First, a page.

Lawrence County group working to save historic segregated school building
A campaign to restore West Gaines School raises funds to turn the relic of a segregated area into a museum
Grass and weeds grow just outside the doors of West Gaines School in Lawrence County. A group is raising money to restore the relic of Tennessee’s segregated era and turn it into a museum. (Photo: Lonnie Lee Hood)
In parts of 410 West Gaines Street in Lawrenceburg, Tennessee, sunlight and rainwater poured through holes in the roof, unchecked for years — until a new blue roof tarp was placed over the July 30 weekend. Moss and grass still grow over portions of the wooden floorboards, and broken tiles hang from the ceiling. While other parts of the building are in better condition, members of the West Gaines School Community Center are organizing and fundraising to save the city’s former segregated school and transform it into a museum and educational space.
The school opened in 1937 after an intense legal battle and closed when US schools were desegregated in 1964. During its 27 years in operation, Black children from Lawrenceburg attended elementary and junior high. There was a ball field, playground, gym and cafeteria — although former students say their books came secondhand from white schools.
James Wallace, a former West Gaines student and president of the organization working to restore the building, says it’s important to preserve this part of Lawrenceburg’s history, but the group is racing against time. The MTSU Center for Historic Preservation has helped the group draft a preservation plan as they apply for funding, but to receive it, ownership of the building must be turned over before the October grant deadline. Wallace, who is 67 and attended school at West Gaines until the fourth grade, said his organization has been working on the project since 2019.
“We’re the third group to try to do this,” Wallace said during a barbecue fundraiser the group held at a local church. “I think they waited the other ones out. We’ve got to be in this for the long haul.”
The school was originally slated to be built in 1931, but in April of that year a coalition of white citizens filed an injunction to prevent construction. In a quote from case documents included in the group’s preservation plan, Derrick and his neighbors said they were “antagonistic to the erection and construction of a negro school” because it was “repugnant to all white inhabitants and property owners.” The case went all the way to the Tennessee Supreme Court, which ruled against Derrick in 1932. By that time, however, the program that would’ve constructed the school had closed. From 1932 to 1937, the Lawrence County Board of Education planned the construction of three new schools, and West Gaines opened in the fall of 1937.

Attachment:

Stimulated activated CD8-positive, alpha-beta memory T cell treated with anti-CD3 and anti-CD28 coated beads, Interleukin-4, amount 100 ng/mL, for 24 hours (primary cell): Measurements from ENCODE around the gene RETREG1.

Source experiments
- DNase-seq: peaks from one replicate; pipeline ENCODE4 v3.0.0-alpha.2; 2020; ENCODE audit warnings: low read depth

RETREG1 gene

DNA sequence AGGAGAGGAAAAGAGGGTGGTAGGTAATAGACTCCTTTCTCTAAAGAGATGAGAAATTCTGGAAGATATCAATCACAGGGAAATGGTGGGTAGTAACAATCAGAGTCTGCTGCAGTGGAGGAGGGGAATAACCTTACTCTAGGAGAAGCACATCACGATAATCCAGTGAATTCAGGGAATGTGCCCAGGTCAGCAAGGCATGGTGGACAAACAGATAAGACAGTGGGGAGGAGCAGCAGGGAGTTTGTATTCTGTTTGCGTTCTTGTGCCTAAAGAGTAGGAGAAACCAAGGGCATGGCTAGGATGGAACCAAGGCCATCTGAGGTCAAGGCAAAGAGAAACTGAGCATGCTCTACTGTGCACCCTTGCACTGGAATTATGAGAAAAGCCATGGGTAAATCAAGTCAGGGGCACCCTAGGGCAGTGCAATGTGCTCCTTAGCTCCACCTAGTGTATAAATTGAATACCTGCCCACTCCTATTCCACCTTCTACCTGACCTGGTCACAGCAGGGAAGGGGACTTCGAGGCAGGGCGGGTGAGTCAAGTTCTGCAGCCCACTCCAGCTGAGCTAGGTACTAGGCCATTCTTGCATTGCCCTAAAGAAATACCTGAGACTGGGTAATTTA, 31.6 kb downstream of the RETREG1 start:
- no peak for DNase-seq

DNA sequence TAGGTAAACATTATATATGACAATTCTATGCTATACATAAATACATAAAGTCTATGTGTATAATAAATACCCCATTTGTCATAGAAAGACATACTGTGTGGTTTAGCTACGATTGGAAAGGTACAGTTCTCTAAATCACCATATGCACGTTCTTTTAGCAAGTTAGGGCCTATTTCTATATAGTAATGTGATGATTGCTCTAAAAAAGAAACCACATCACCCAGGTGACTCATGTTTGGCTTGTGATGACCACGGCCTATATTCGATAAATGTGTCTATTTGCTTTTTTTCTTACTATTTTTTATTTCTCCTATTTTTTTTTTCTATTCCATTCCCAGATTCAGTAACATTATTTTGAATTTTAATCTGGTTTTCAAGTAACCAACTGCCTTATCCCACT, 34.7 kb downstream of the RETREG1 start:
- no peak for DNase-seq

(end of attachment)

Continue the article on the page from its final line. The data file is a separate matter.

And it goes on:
Wallace said the community center group has raised about $20,000 so far, all of which will be used for renovations if they’re able to secure the building’s deed. According to the preservation plan, one of the most costly fixes and immediate fixes will be getting a new roof, but the building also needs new gutters, windows, exterior and interior paint, a series of inspections, landscaping, floor and ceiling repairs and more. The oldest portion of the school will be turned into a museum complete with displays, exhibits and educational material about local history.
“They got behind the Old Jail Museum; let them get behind this,” Wallace said. “Not a place where we’re incarcerated, but where we’re educated. I think it’s a project that’s worth saving. A lot of people in the county feel the same way.”
After West Gaines closed, the Lawrence County Board of Education used the building until the county’s Human Resources department took control of it in 2008. Since abandoned, the county had sectioned the former gym into offices. This is part of the reason that Shirley Dennis, Wallace’s older sister and fellow group organizer, said both kids and adults in Lawrenceburg no longer remember the school’s history.
“[My nephew] had no idea what the school was,” Dennis said. “I don’t know if my kids knew what it was. My grandkids do now, but prior to this they didn’t.”
Dennis, 80, was among the group of Lawrence County students who attended segregated schools throughout their entire education. In high school, Dennis would arrive at the West Gaines location and ride a bus to Mt. Pleasant, more than 20 miles away. Students often got on and off the bus in the dark since the journey took about an hour each way.
In their proposal, the group highlighted important Black educators in Tennessee history, including Principal Joe Thomas. Thomas was born in 1906 in Perry County, received a master’s degree in educational administration from the historic Fisk University in Nashville and in 1938 was named principal of West Gaines. In 1940, he was elected president of the Tennessee Colored State Teachers’ Association. Other prominent educators at the school included mother and daughter duo Vera Davis and Evilina Rhodes.
Mike Pilkinton, co-founder of VisitLawrenceburgTN.com, attended a West Gaines Community Center fundraiser and said it’s refreshing to see more inclusivity in the city.
“We have The Farm community. We have the Amish community,” Pilkinton said. “Why can’t we also teach people about the Black community?”
In an email statement, Lawrence County Executive David Morgan said he expects the building’s deed to be turned over to the West Gaines Community Center ahead of their October deadline.
“We anticipate deeding this historic property over to the West Gaines School Community Group in the very near future,” Morgan said. “As work on this community project continues, more grant opportunities will be available to them. Preserving this important piece of Lawrence County history is something we can all get behind.”
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